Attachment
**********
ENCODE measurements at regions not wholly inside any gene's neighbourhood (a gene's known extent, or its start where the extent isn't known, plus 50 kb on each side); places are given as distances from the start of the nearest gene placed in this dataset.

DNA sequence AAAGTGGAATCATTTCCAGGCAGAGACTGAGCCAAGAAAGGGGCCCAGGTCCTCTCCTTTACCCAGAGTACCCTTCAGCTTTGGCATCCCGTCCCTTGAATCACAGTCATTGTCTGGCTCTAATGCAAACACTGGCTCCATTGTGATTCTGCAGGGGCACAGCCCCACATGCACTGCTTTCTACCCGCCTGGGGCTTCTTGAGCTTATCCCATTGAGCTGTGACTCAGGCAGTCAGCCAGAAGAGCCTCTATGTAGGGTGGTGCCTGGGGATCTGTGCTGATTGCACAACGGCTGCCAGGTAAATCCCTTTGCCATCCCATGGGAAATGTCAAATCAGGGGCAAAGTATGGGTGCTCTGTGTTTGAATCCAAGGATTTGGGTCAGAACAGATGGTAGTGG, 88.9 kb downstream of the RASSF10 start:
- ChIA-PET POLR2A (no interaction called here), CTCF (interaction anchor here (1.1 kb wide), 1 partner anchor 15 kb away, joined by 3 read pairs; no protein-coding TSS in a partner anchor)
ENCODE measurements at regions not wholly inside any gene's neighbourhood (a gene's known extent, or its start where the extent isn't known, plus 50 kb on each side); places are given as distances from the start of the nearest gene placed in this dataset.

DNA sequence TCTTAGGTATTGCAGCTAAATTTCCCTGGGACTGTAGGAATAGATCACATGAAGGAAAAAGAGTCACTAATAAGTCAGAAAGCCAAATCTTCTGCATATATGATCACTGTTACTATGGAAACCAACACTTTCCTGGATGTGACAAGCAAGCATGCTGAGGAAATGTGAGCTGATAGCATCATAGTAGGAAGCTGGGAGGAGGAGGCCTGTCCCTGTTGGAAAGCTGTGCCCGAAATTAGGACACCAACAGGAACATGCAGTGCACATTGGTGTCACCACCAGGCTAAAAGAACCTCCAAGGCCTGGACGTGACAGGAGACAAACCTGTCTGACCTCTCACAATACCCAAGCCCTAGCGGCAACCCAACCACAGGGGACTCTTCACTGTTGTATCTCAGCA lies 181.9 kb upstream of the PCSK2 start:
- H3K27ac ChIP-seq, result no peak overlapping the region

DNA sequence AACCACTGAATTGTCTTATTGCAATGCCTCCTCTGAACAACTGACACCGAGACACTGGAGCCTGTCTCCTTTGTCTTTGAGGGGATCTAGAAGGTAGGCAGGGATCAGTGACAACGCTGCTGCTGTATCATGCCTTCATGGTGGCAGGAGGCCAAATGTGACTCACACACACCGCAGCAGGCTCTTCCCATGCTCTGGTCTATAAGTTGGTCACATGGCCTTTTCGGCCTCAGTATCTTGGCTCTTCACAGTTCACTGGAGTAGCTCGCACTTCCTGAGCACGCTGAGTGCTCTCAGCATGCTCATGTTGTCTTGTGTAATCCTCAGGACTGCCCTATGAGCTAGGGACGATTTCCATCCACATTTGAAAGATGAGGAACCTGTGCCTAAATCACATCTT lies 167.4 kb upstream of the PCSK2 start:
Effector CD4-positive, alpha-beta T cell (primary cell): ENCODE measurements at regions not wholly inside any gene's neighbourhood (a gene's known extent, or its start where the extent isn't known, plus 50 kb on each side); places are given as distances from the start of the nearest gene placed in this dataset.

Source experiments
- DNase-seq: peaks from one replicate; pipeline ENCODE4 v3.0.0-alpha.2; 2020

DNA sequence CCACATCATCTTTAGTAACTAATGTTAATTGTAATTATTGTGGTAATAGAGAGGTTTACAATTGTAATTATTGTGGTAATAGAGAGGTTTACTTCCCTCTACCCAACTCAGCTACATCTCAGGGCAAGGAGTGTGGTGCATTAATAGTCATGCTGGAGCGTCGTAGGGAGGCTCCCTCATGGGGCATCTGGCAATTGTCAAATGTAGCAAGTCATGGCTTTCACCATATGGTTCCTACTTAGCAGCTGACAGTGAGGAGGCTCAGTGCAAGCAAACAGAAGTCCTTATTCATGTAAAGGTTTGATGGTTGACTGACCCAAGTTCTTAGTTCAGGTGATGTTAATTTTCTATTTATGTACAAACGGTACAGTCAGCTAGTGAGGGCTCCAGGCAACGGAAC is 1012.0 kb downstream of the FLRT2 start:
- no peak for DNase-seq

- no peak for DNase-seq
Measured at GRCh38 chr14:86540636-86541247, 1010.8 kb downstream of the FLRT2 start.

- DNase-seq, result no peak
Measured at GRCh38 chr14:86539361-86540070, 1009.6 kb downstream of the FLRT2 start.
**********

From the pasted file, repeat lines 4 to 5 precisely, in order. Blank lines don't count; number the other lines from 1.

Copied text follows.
ENCODE measurements at regions not wholly inside any gene's neighbourhood (a gene's known extent, or its start where the extent isn't known, plus 50 kb on each side); places are given as distances from the start of the nearest gene placed in this dataset.

DNA sequence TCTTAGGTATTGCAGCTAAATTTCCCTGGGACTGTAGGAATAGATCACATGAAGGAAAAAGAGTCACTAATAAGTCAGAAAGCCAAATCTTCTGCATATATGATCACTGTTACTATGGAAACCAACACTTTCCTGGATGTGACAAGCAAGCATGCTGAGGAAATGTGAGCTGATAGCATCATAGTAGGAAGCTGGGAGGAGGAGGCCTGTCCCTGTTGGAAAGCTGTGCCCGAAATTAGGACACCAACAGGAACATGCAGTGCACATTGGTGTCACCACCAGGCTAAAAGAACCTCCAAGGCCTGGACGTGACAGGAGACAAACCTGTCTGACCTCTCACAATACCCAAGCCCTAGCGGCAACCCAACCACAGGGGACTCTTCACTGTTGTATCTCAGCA lies 181.9 kb upstream of the PCSK2 start: